Amid a New Crisis of Faith, the Catholic Church Has Literally Found a Saint. Specifically, Its First Millennial Saint

His name: Carlo Acutis, an Italian tech-savvy teenager who died in 2006 at 15 years old.

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The calendar of Catholic Saints is about to welcome a new addition, but this one is quite different from the Vatican's usual choices. This time, a teenager is set to join the Catholic Church’s hagiographic chronicle. He was a young man who passed away at the age of 15, known for his love of computers and video games. His body rests in a tomb in Assisi, in the Italian region of Umbria, where he's dressed like any other teenager, wearing a sweatshirt, jeans, and a pair of sneakers.

His name is Carlo Acutis, but he’s already gaining recognition as the first millennial saint.

Millennials make it to the sanctorale. Over the centuries, the Catholic Saints’ calendar has grown with thousands and thousands of names. However, the inclusion of Acutis will be special, but not because of the life he led or the miracles attributed to him. He’ll be the first saint of the millennial generation. Acutis passed away 18 years ago, in October 2006, due to fulminant leukemia.

If the year he was born wasn’t enough to identify him as a millennial, the articles that have been written about Acutis show how, religious significance aside, his interests were typical for a boy of his generation. He liked computers, video games, and soccer. In fact, he was particularly skilled in computer programming and he even developed a website to document what he considered to be holy miracles.

Who was Carlo Acutis? The first millennial saint was born in May 1991 in London. In September of that same year, he moved with his parents to Milan, where he studied and received his First Communion and Confirmation. In 2006, at the age of 15, he was diagnosed with a serious type of leukemia that ended his life in a just matter of days. He received the news at the Clinica De Marchi, a pediatric clinic in Milan, on October 9. Less than a week later, he was declared legally dead.

After the Diocese of Assisi requested his beatification, the Church officially opened the process to add him to the liturgical calendar. The process began in 2012, and seven years later his body was exhumed. There was debate over whether or not the corpse was “incorrupt.” In 2020, the Pope beatified him, and everything now indicates that he’ll soon become the first saint of the millennial cohort.

Why is Carlo Acutis in the news now? The Church has just cleared the way to make him a saint. The news was announced on May 23 by Vatican News, the official news portal of the Holy See. During an audience with Cardinal Marcello Semeraro, prefect of the Congregation for the Causes of Saints, the Pope approved the decree on one of the miracles attributed to Acutis. This step is essential for the canonization of the teenager. As CNN points out, candidates for sainthood usually need two confirmed miracles.

The Church recognized Acutis’ alleged healing of a child with a malformation of the pancreas a while back. Now, it attributes another healing to him: The apparent healing of a young woman who had suffered a severe head injury after falling off a bicycle in Florence. In the first case, the healing was supposedly achieved after the child came into contact with a relic of Acutis (a piece of his t-shirt), and in the second case, after the young girl’s mother visited Carlo’s tomb.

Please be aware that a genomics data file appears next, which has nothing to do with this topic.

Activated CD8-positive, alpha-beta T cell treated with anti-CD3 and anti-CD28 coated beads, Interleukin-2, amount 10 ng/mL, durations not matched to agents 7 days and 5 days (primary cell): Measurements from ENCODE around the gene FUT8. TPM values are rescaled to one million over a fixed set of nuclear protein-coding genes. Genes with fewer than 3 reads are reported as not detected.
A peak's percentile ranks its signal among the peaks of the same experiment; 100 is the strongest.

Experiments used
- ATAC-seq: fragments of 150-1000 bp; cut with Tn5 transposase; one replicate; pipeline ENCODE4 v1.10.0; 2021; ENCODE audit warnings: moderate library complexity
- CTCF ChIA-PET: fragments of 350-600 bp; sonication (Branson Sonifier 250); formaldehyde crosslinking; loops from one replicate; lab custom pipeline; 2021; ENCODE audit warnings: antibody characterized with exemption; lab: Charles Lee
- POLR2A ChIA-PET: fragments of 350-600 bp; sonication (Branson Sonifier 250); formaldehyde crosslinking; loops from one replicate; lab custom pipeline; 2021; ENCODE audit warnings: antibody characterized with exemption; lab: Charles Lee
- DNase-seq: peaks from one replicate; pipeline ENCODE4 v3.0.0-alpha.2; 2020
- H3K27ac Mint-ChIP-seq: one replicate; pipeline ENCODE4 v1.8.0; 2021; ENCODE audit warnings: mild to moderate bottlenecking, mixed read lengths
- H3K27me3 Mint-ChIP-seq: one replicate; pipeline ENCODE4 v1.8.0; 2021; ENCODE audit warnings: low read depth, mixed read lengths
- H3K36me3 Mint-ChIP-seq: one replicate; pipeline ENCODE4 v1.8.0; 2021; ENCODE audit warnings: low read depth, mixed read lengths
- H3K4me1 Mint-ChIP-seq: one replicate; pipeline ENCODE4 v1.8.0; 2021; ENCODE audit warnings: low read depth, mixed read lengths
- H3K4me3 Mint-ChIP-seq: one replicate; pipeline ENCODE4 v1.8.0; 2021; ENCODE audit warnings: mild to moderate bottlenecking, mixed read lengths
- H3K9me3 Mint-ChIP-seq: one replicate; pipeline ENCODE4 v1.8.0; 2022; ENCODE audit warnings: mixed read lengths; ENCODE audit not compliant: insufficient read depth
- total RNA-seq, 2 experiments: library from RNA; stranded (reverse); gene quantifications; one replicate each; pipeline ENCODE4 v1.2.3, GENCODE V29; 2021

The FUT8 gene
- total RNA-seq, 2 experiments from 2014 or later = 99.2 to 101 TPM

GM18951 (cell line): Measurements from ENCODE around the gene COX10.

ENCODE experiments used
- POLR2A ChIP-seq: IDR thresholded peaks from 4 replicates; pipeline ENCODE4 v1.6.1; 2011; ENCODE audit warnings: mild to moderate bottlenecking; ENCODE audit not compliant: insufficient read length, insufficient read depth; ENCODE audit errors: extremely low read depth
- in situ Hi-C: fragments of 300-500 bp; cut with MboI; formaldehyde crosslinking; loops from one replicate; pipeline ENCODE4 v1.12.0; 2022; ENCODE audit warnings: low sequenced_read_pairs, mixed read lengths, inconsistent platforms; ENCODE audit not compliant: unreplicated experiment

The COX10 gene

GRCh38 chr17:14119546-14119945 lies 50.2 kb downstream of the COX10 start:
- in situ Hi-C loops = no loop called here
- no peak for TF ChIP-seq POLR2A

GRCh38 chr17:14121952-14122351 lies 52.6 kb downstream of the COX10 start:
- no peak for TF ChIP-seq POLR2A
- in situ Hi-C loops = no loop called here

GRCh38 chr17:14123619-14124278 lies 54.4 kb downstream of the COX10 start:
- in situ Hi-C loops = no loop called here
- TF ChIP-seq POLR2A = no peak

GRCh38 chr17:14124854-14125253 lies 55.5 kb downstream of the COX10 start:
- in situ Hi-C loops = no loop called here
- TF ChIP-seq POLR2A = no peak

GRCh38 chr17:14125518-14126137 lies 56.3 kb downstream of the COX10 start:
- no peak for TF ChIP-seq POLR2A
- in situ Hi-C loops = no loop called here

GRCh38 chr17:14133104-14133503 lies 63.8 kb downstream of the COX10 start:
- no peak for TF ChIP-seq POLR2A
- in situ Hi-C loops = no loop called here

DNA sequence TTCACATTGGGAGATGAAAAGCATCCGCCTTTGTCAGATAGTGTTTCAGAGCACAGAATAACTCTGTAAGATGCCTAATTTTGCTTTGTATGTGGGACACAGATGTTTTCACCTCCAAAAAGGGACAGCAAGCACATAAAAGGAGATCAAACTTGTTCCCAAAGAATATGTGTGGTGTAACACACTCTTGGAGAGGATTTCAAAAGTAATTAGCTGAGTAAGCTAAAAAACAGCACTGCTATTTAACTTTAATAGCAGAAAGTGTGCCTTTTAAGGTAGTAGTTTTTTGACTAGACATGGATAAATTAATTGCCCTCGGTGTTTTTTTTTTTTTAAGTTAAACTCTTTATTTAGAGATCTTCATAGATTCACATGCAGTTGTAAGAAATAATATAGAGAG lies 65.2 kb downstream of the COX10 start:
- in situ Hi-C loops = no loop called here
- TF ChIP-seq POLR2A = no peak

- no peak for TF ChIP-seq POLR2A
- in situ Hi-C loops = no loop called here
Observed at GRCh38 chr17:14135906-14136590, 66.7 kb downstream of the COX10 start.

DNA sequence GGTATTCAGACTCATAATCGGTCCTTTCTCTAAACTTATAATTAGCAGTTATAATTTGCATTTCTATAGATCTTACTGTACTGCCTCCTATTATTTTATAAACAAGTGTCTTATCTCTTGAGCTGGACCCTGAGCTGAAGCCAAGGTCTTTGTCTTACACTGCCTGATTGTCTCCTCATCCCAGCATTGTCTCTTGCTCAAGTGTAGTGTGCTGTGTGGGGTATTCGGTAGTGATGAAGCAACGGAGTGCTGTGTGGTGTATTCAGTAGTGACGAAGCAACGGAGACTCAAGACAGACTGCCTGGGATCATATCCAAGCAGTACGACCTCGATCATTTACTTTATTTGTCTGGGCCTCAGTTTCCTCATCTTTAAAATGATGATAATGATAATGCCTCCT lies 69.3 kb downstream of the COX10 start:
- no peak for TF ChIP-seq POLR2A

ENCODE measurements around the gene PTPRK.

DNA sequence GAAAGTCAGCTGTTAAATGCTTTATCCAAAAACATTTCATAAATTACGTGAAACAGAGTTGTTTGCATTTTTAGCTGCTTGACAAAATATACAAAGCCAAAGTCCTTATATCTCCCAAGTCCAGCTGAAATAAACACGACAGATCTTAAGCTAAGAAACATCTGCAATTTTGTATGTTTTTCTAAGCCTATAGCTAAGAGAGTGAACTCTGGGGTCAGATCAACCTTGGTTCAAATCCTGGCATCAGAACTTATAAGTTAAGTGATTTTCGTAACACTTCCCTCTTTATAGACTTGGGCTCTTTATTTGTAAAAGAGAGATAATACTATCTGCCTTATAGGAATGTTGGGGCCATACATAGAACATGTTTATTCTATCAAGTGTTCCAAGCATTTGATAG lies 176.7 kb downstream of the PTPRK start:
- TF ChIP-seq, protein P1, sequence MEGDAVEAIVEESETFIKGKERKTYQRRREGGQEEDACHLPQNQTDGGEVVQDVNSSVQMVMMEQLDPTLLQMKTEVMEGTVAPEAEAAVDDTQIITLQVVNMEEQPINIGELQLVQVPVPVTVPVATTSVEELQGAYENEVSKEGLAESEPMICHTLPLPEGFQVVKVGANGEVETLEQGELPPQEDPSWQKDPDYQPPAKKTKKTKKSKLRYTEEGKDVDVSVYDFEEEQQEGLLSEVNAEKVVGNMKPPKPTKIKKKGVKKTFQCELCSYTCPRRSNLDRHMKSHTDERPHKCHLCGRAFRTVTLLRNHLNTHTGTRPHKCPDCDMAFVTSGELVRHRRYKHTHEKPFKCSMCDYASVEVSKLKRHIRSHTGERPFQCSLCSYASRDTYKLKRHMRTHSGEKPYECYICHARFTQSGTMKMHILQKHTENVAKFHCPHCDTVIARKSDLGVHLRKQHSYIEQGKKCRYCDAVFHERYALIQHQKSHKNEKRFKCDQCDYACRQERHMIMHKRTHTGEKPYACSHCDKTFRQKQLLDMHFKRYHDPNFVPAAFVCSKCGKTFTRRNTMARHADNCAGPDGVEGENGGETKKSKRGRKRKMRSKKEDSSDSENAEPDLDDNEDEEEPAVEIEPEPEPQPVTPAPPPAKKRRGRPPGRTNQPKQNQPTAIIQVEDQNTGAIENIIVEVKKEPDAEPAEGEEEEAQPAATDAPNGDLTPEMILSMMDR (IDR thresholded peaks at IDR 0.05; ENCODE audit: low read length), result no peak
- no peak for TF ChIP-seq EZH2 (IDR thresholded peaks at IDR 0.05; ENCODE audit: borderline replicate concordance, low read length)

The “patron saint” of the Internet. The fact that the second miracle has been recognized doesn’t mean that Acutis is already a full-fledged saint. After the Pope’s decree, there are at least two other steps left: A summit of cardinals must discuss Acutis’ sainthood and then officials must set a date for the formal canonization ceremony. In any case, as per Vatican News, it seems that the steps that remain are just formalities.

Anyhow, Acutis is already known as the first saint of the millennial generation. Some consider him the true “patron saint of the Internet,” although Pope John Paul II gave that title to St. Isidore of Seville almost a decade and a half ago. St. Isidore of Seville was a prelate, scholar, and theologian who lived between the 6th and 7th centuries (560 - 636).

It’s no coincidence that Acutis is associated with the Internet. He’s known for his fondness for computers. He became self-taught enough to create a website on miracles and manage the pages of local Catholic organizations. “Carlo was the light answer to the dark side of the web,” his mother told The New York Times, adding that some devotees see him as an “influencer for God.”

Connecting with the youth. The canonization process of Acutis is happening at a time when the Catholic Church is facing challenges in connecting with young people. Recent data shows that the number of young Catholics is decreasing. Today, only 20% of the U.S. population between 13 to 25 year olds are Catholic. And in other countries where Catholicism is the dominant religion, such as Spain, the percentage of young Catholics has fallen by more than 20 points compared to a decade ago.

A young saint for young people. Acutis represents a new image for traditional saints. His tomb in Assisi clearly depicts him as a young saint for young people, as he’s dressed in a sweater, jeans, and sneakers. His hagiographers tend to present him as a teenager who shared interests with most boys his age, like soccer or video games.

However, some people argue that this portrayal may not be entirely accurate, citing evidence that contradicts claims about, for instance, his interest in soccer or his casual attire. As you can see in his tomb in Umbria, he wore moccasins instead of sneakers.

Image | Dobroš via Wikipedia

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